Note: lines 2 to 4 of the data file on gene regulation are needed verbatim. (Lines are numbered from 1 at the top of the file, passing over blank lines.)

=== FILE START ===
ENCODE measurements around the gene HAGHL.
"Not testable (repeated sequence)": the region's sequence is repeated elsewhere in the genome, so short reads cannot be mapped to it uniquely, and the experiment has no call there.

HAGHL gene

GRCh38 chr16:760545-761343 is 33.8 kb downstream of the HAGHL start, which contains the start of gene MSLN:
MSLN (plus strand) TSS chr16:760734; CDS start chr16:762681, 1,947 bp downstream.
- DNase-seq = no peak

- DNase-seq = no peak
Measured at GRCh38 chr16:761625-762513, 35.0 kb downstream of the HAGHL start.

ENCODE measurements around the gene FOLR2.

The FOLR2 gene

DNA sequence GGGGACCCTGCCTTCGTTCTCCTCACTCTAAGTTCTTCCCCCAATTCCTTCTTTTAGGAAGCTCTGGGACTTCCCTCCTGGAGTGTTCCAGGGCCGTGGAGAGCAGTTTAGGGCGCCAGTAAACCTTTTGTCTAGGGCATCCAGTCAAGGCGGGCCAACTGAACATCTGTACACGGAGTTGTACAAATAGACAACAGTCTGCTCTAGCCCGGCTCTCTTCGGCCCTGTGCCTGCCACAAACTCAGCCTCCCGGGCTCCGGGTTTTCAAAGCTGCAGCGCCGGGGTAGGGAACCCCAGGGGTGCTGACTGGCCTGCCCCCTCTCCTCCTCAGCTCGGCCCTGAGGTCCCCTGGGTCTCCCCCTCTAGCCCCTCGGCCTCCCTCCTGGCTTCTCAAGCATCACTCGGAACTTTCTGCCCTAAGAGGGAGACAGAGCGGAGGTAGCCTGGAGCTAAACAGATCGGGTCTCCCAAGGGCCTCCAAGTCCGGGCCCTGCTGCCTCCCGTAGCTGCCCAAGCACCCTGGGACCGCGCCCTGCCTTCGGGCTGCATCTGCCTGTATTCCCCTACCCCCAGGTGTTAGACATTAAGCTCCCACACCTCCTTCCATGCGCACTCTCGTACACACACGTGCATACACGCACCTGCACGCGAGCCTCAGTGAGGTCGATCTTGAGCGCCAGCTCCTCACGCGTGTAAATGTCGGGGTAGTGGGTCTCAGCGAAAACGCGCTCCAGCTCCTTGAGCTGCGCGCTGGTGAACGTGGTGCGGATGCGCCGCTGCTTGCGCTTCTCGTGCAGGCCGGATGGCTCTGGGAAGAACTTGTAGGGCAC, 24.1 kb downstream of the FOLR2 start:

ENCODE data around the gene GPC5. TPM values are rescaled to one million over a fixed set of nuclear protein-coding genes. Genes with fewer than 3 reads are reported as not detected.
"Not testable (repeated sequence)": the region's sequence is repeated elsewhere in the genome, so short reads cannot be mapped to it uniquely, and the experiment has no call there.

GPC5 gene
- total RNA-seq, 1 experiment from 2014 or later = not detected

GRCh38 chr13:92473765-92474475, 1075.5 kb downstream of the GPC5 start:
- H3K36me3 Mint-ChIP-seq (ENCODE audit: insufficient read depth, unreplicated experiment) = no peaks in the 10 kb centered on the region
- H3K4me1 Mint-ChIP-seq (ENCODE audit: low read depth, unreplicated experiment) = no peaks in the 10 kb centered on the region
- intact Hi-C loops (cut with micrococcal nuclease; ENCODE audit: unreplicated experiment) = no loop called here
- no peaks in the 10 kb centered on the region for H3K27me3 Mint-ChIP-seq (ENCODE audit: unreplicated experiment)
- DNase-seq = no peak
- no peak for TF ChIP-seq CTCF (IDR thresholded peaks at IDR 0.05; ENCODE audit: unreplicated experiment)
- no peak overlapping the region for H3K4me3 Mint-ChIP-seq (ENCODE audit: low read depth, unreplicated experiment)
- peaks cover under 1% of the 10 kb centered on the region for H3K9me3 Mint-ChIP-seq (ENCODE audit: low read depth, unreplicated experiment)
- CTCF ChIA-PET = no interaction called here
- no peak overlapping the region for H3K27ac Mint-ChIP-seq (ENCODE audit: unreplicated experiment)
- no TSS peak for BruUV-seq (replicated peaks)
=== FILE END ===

"Not testable (repeated sequence)": the region's sequence is repeated elsewhere in the genome, so short reads cannot be mapped to it uniquely, and the experiment has no call there.

HAGHL gene

GRCh38 chr16:760545-761343 is 33.8 kb downstream of the HAGHL start, which contains the start of gene MSLN: